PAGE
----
Can an Optical Illusion Slow Speeders?
VDOT Testing Section of Route 460 in Zuni
ZUNI – If pushing the speed limit is your thing, you may start getting an unusual inkling that you need to slow down. Not a chance? Well, new pavement markings being tested by the Virginia Department of Transportation (VDOT) have been proven to make some motorists think they’re going faster than they really are – and in turn, drivers have let up off the accelerator.
VDOT and its research division, the Virginia Transportation Research Council, hope to learn whether optical illusions can slow speeders on a section of U.S. 460 in Zuni. Beginning the week of July 10, VDOT will install “optical speed bars” – a series of lines placed at decreasing intervals on the roadway – that visually give drivers the perception they are moving faster than they intended. The pattern of lines is also meant to get drivers’ attention so they will slow down.
“Route 460 is one of the most heavily traveled corridors in the region,” said Mike Corwin, VDOT traffic engineer in Hampton Roads. “We are optimistic that this study will add to our proactive efforts to get drivers to slow down through local communities.”
The optical speed bars pilot study is a part of a larger project the Virginia Transportation Research Council is conducting for VDOT to determine whether certain safety practices used successfully in other countries will work as well in the United States and Virginia.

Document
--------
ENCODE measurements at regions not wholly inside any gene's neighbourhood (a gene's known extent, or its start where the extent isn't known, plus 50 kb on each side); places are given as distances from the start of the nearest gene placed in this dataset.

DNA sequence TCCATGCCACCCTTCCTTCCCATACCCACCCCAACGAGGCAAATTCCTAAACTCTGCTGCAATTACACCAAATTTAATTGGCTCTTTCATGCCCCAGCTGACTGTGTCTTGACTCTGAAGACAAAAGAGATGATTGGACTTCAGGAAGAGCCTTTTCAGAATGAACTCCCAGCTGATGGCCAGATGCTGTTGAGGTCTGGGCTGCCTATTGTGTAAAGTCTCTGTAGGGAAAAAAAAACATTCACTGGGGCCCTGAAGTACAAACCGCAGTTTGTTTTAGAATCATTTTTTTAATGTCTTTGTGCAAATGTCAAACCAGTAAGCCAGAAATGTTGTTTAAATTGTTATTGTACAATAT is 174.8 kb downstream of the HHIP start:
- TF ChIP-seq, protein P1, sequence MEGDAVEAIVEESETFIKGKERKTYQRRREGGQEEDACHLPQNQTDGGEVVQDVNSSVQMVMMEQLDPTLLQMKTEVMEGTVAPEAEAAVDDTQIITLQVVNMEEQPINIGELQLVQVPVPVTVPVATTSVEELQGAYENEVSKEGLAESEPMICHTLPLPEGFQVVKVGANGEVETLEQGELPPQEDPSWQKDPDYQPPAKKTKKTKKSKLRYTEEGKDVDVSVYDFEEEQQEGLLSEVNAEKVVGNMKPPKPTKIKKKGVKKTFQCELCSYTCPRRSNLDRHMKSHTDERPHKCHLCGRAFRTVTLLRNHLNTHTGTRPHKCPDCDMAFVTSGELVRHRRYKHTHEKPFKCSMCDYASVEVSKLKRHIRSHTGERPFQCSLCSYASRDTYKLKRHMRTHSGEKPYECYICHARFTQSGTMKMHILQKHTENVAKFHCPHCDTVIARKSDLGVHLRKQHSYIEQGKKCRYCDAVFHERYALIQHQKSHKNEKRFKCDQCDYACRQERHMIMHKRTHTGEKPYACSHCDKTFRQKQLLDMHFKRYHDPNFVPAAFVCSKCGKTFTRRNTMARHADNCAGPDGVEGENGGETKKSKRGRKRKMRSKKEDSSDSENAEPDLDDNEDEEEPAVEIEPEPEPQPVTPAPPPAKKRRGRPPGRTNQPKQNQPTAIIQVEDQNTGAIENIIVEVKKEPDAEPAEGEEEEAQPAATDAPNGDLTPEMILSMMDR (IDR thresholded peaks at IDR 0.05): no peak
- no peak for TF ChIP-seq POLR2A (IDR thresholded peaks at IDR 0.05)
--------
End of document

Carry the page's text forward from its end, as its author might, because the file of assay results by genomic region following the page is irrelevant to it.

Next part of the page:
A British study of optical speed bars found they reduced fatal and serious injury accidents and maintained their effectiveness for four years after the initial data were collected. In the United States, optical speed bars are being tested in Texas, Kansas and Mississippi. Two areas are being tested in Virginia, including Route 460 in Zuni and Lee Chapel Road in Fairfax County.
This one-mile segment on U.S. 460 is a four-lane, undivided highway that runs through the Town of Zuni. This particular section has a curve where Route 644 intersects with Route 460, limiting sight distance along the roadway in that area.
The speed limit on U.S. 460 on the approaches to Zuni is 55 mph, with a 45 mph limit through town. To improve the safety of this stretch, VDOT’s Hampton Roads District installed speed reduction signs approximately 600-feet in advance of the 45 mph speed limit signs on both sides of the town. There are also curve warning signs on both approaches. Additionally, signs advise motorists to watch for turning traffic in the vicinity of the intersection with Route 644.
Despite these efforts, motorists still tend to speed through the area. VDOT hopes to learn more about drivers’ tendencies as a result of installing the optical speed bars. Plans include conducting a basic before and after study to compare volumes, speeds, and classifications obtained from traffic counters.
The Virginia Transportation Research Council is a partnership of VDOT and the University of Virginia and is located on the U.Va. Grounds in Charlottesville. More information about VTRC is available at www.vtrc.net